Handbook on In-Work Poverty
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Handbook on In-Work Poverty

Edited by Henning Lohmann and Ive Marx

There has been a rapid global expansion of academic and policy attention focusing on in-work poverty, acknowledging that across the world a large number of the poor are ‘working poor’. Taking a global and multi-disciplinary perspective, this Handbook provides a comprehensive overview of current research at the intersection between work and poverty.
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Chapter 6: In-work poverty among migrants

Eric Crettaz

Abstract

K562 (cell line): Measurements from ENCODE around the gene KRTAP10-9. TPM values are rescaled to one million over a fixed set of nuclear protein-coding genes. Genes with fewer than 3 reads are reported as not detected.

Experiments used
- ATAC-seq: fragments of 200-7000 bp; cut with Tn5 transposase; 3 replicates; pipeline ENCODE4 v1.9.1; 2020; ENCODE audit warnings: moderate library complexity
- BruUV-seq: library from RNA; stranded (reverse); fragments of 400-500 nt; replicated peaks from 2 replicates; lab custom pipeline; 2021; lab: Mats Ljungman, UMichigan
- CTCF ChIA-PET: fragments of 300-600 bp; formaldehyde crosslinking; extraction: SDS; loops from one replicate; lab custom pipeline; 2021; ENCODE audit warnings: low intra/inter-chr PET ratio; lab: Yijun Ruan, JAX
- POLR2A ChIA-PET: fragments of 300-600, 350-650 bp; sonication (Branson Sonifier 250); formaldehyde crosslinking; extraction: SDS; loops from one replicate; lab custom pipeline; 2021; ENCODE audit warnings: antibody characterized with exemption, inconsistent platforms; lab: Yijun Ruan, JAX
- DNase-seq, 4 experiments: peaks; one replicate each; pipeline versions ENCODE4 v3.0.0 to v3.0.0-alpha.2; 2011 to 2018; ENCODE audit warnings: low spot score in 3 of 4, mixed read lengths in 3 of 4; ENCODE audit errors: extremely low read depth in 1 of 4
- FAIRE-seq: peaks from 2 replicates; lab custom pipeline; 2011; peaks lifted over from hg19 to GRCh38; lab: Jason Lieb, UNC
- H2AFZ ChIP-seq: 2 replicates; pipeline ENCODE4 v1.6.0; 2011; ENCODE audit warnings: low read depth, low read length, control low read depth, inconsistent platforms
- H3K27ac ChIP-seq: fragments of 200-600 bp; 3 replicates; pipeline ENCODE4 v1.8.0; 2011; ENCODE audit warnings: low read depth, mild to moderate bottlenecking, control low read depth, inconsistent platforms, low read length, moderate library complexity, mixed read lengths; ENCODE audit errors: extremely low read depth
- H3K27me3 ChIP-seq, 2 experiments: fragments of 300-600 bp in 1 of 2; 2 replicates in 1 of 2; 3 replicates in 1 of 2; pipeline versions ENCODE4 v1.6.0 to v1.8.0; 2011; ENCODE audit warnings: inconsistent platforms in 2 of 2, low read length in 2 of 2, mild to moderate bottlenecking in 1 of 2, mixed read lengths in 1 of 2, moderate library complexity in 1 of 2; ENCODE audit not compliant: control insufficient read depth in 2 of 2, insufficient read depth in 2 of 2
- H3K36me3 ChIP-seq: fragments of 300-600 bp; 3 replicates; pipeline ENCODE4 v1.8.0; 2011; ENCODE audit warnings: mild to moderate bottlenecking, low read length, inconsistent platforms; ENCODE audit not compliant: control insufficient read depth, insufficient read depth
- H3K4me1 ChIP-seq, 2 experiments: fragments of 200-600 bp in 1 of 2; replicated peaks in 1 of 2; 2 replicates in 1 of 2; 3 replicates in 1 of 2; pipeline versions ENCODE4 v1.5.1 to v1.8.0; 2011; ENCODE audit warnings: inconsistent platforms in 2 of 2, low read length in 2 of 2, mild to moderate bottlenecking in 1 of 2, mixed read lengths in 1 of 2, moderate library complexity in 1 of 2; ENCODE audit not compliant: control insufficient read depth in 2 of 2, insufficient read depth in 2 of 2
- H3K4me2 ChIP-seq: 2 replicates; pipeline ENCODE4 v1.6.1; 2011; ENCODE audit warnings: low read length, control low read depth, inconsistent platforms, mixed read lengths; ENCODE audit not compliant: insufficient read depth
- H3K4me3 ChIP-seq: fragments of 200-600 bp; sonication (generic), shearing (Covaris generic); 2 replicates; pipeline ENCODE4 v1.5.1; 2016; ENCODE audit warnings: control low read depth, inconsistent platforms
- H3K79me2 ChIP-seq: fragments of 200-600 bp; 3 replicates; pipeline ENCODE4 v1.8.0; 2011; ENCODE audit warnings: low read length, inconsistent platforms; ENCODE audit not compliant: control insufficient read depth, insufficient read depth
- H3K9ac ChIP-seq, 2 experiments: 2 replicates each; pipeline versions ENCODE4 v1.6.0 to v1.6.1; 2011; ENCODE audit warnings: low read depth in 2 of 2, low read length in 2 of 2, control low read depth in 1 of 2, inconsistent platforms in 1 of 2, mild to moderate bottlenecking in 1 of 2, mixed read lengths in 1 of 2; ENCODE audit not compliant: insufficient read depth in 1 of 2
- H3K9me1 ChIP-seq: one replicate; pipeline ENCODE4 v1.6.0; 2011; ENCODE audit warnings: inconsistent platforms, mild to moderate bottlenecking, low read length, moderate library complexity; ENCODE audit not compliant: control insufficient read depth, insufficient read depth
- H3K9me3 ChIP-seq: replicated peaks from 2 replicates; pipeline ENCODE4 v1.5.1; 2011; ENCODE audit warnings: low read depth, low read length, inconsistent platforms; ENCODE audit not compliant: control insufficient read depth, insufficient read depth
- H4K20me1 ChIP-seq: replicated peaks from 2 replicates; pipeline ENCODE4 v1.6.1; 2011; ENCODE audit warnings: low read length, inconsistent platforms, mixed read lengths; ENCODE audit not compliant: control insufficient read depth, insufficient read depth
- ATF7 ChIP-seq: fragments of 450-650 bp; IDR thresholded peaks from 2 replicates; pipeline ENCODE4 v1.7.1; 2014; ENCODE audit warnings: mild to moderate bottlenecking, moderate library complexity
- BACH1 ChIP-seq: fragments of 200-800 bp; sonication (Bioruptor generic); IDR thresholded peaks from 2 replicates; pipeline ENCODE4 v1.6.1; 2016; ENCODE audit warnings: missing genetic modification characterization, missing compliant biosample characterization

Whereas the importance of having a migration background or of being a foreign national is sometimes analysed in European publications dealing with in-work poverty (IWP), the inclusion of these factors in quantitative analyses is not central. The goal of this chapter is twofold. First, starting from the model presented in Chapter 4 of this Handbook, theoretical considerations pertaining to the specific situation of workers who have a migration background or belong to another minority are presented. Second, the link between these factors and the risk of in-work poverty are measured in European Union (EU) countries and in three associated countries (Norway, Iceland and Switzerland). Results based on EU Statistics on Income and Living Conditions (EU-SILC) data show that, indeed, migrants and foreign citizens are more exposed than natives and ‘nationals’, although to a varying extent. Moreover, even when controlling for the usual individual-level factors of IWP highlighted in the specialist literature, as well as all country-level variables through fixed-effects models, not being a native or a national citizen increases the odds of being IWP in Europe, which means that the usual explanations of why these minorities are more affected by in-work poverty – sociodemographic profile, social policy, the state of the economy, and immigration policy – are far from totally explaining the disadvantage they face in the labour market. Even if these results do not fully demonstrate that discrimination is at play, because it is not possible to rigorously control for all dimensions of productivity, nor to control for respondents’ social networks’ composition and resources, they nonetheless represent an interesting contribution to a little-studied aspect of in-work poverty.

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